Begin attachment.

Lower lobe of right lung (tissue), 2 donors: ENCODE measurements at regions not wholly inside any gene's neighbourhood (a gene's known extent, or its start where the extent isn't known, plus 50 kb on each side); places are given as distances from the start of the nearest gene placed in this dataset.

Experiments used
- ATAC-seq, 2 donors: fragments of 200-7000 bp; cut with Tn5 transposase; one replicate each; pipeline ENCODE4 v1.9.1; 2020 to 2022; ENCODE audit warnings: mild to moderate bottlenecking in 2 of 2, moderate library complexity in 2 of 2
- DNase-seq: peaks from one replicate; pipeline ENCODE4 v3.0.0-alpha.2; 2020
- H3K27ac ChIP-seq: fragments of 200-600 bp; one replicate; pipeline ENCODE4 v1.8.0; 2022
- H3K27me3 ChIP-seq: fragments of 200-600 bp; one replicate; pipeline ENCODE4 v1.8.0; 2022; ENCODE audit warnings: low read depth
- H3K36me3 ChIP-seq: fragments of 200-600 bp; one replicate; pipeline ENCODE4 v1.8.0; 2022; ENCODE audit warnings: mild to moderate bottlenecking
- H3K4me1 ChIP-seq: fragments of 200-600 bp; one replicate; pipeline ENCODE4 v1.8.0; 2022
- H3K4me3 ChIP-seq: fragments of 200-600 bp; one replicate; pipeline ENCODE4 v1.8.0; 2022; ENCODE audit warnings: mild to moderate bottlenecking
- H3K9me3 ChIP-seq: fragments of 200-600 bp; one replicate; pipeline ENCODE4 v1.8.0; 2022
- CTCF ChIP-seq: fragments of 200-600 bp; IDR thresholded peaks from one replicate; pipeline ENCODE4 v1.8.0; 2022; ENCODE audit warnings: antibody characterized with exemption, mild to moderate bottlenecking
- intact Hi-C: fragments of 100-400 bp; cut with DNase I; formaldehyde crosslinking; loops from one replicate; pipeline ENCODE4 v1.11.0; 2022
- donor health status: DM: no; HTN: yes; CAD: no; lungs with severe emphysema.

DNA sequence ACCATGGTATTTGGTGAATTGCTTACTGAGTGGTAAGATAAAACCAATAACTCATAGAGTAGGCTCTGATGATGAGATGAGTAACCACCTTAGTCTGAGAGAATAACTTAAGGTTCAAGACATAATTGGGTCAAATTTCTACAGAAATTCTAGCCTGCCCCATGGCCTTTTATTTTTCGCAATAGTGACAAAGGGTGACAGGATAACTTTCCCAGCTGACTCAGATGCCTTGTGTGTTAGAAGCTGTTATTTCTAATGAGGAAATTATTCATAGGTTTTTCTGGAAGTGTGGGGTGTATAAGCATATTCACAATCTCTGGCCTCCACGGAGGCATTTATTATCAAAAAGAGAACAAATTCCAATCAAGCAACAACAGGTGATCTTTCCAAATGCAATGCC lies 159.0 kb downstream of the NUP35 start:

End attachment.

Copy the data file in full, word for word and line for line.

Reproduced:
Lower lobe of right lung (tissue), 2 donors: ENCODE measurements at regions not wholly inside any gene's neighbourhood (a gene's known extent, or its start where the extent isn't known, plus 50 kb on each side); places are given as distances from the start of the nearest gene placed in this dataset.

Experiments used
- ATAC-seq, 2 donors: fragments of 200-7000 bp; cut with Tn5 transposase; one replicate each; pipeline ENCODE4 v1.9.1; 2020 to 2022; ENCODE audit warnings: mild to moderate bottlenecking in 2 of 2, moderate library complexity in 2 of 2
- DNase-seq: peaks from one replicate; pipeline ENCODE4 v3.0.0-alpha.2; 2020
- H3K27ac ChIP-seq: fragments of 200-600 bp; one replicate; pipeline ENCODE4 v1.8.0; 2022
- H3K27me3 ChIP-seq: fragments of 200-600 bp; one replicate; pipeline ENCODE4 v1.8.0; 2022; ENCODE audit warnings: low read depth
- H3K36me3 ChIP-seq: fragments of 200-600 bp; one replicate; pipeline ENCODE4 v1.8.0; 2022; ENCODE audit warnings: mild to moderate bottlenecking
- H3K4me1 ChIP-seq: fragments of 200-600 bp; one replicate; pipeline ENCODE4 v1.8.0; 2022
- H3K4me3 ChIP-seq: fragments of 200-600 bp; one replicate; pipeline ENCODE4 v1.8.0; 2022; ENCODE audit warnings: mild to moderate bottlenecking
- H3K9me3 ChIP-seq: fragments of 200-600 bp; one replicate; pipeline ENCODE4 v1.8.0; 2022
- CTCF ChIP-seq: fragments of 200-600 bp; IDR thresholded peaks from one replicate; pipeline ENCODE4 v1.8.0; 2022; ENCODE audit warnings: antibody characterized with exemption, mild to moderate bottlenecking
- intact Hi-C: fragments of 100-400 bp; cut with DNase I; formaldehyde crosslinking; loops from one replicate; pipeline ENCODE4 v1.11.0; 2022
- donor health status: DM: no; HTN: yes; CAD: no; lungs with severe emphysema.

DNA sequence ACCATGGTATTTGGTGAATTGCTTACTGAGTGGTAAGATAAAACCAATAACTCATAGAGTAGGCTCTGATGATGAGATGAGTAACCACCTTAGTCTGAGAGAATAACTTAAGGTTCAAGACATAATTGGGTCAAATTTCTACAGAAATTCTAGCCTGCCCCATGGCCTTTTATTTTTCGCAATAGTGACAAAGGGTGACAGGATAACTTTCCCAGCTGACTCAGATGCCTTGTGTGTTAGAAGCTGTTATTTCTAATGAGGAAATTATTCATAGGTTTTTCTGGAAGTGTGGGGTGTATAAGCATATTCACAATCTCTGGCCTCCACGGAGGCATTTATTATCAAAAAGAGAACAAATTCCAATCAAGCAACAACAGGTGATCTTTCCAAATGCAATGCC lies 159.0 kb downstream of the NUP35 start: